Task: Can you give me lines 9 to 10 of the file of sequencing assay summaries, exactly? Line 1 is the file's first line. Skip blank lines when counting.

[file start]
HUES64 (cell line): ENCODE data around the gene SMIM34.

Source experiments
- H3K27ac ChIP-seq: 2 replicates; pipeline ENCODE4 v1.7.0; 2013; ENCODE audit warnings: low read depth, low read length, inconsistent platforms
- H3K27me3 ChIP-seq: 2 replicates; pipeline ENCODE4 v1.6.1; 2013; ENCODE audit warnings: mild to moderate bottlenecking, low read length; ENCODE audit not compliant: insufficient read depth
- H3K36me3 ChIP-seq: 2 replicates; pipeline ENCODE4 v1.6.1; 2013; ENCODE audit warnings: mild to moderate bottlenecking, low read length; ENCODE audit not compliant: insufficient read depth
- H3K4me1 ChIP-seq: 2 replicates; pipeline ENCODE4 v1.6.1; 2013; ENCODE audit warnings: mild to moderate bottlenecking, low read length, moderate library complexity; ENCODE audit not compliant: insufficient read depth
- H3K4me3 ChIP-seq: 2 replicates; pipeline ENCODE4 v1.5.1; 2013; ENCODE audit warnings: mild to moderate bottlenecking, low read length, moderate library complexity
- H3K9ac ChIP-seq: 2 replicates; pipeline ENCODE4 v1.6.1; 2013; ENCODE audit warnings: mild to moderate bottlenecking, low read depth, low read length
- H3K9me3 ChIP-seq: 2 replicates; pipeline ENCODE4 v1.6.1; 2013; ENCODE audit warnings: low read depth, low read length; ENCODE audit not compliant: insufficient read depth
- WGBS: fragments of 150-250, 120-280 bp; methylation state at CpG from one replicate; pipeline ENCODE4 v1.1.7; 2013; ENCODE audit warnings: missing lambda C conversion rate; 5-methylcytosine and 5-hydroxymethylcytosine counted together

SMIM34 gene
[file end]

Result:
- H3K9me3 ChIP-seq: 2 replicates; pipeline ENCODE4 v1.6.1; 2013; ENCODE audit warnings: low read depth, low read length; ENCODE audit not compliant: insufficient read depth
- WGBS: fragments of 150-250, 120-280 bp; methylation state at CpG from one replicate; pipeline ENCODE4 v1.1.7; 2013; ENCODE audit warnings: missing lambda C conversion rate; 5-methylcytosine and 5-hydroxymethylcytosine counted together